‘Quiet quitting’ is a relatively new term for the not-so-new concept of employee disengagement. This time around it refers to the growing trend of employees putting in the minimum of what their job requires. They show dissatisfaction through diminished enthusiasm, reduced effort, and a detached attitude to work.
Once dedicated employees produce mediocre work, miss deadlines, and no longer answer emails outside of contracted hours. The signs can be subtle and easily conflated with other work-related issues, making it challenging for employers to address.
Why do employees ‘quiet quit?
Extended time for reflection during and after the pandemic led to many workers leaving their careers to fulfil renewed life ambitions. The current talent shortage also means alternative employment is very accessible, plus, many are overwhelmed with the belief they must work around the clock for a successful career.
Workplaces play a role too, with some employees finding a discordance between positive mental health and their experiences at work. Excessive workload, poor managerial support, and a lack of flexible hours can also contribute to disenchanted employees. Other reasons for a quiet quit may be the absence of career progression opportunities and workplace benefits, while others feel underpaid and undervalued.
What you can do to prevent quiet quitting
Employers can move towards a more engaged and industrious workplace by doing the following:
· Creating a culture that supports well-being
Well-being is often central to why people quiet quit. Introducing well-being policies and mental health training as part of in-house learning or induction programmes demonstrate a commitment to the happiness of your workforce. Practical support such as encouraging employees to take walks at lunchtime, organising socials and sharing information on mindfulness and nutrition helps promote a positive work environment too.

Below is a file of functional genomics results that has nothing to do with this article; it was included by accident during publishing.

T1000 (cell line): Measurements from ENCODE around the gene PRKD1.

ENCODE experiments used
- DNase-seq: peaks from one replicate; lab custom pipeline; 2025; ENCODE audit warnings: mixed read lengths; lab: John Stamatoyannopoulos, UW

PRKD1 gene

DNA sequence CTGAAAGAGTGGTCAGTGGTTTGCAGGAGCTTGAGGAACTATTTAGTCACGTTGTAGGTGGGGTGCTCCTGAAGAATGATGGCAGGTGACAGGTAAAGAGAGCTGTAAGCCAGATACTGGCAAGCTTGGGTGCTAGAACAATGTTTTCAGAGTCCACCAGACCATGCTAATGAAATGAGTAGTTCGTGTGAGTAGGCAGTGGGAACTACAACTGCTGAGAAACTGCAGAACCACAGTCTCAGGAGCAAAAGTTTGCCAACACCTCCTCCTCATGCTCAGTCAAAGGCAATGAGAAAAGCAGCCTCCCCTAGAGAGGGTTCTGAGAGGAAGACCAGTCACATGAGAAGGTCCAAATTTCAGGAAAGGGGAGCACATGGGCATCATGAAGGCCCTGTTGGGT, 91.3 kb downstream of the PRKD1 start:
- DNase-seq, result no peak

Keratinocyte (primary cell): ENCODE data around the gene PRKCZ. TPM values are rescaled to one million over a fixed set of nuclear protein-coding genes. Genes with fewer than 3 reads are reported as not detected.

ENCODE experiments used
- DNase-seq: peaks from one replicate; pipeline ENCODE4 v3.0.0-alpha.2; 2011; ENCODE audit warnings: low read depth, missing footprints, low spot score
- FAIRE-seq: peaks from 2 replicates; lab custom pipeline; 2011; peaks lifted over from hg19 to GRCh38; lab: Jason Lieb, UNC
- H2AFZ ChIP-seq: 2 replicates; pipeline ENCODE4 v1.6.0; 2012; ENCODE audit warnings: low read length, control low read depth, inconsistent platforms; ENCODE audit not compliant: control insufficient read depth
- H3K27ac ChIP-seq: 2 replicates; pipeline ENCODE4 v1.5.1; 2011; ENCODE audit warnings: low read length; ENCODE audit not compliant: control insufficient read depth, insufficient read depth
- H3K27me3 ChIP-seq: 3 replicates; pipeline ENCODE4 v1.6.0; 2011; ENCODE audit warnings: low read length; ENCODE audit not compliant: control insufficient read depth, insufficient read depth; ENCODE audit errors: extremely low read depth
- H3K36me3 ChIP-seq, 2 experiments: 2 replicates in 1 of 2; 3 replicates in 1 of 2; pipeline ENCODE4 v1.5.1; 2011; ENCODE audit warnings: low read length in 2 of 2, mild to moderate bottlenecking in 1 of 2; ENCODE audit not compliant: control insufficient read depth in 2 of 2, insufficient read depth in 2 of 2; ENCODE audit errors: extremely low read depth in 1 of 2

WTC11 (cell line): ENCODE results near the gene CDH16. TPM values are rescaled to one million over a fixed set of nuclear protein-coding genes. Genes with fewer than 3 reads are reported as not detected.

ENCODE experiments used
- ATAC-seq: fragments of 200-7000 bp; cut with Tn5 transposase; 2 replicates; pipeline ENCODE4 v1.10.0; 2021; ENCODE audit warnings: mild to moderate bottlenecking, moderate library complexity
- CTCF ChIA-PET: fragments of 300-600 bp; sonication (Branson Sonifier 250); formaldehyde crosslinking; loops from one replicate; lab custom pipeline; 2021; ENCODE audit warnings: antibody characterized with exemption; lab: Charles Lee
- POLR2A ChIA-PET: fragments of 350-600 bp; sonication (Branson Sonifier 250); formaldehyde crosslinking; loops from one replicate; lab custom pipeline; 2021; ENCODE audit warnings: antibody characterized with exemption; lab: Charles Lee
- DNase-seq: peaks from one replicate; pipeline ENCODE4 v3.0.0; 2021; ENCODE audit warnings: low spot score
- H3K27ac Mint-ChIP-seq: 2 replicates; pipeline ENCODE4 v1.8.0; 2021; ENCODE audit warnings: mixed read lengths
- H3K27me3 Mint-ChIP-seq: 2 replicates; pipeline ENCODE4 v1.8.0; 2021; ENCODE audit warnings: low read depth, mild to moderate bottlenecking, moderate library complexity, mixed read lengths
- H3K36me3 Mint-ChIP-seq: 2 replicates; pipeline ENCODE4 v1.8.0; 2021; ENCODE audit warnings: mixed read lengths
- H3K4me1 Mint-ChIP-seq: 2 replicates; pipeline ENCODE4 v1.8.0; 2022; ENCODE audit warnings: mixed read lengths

· Improving recognition
As well as receiving fair pay, employees also need to feel recognised for their efforts. Introducing or improving reward programmes can help keep motivation alive. Ask yourself if existing rewards are giving employees the incentive they truly need. Be authentic with ad hoc recognition too by informally acknowledging achievements.
· Avoiding micromanaging
Autonomy can be the greatest gift you give to an employee. Allow them to manage their workload and set their own ambitious yet achievable objectives. Facilitate open discussions on what an employee really enjoys about their work and incorporate this into tasks and projects where possible.
· Providing resources and tools
If an employee has expressed the need for more support, ensure this is acted upon. Perhaps they are unhappy with a frustrating element of a daily task that can be fixed with a more streamlined process or access to different applications or software. Actively listening and responding accordingly will pay dividends for a more invested employee.
· Offering flexible working
Flexible work patterns that fit in with an employee’s homelife can relieve stress, reduce commuting times, minimise sick leave, and provide a sense of freedom and control. Assess if you can reduce working hours, switch up shifts or introduce work from home policies for employees to feel better understood and appreciated.
To sum it up
While quiet quitting poses a threat to workplace productivity, deep diving into what employees want and need and responding effectively means going the extra mile at work will come naturally to your workforce.
As a business, have you experienced the phenomenon that is quiet quitting? How have you addressed the issue – or have you? At a time when attracting and retaining talent has never been harder, recruitment agencies like White Horse can help hiring managers to both tackle and overcome many of the talent hurdles they encounter. Contact us today.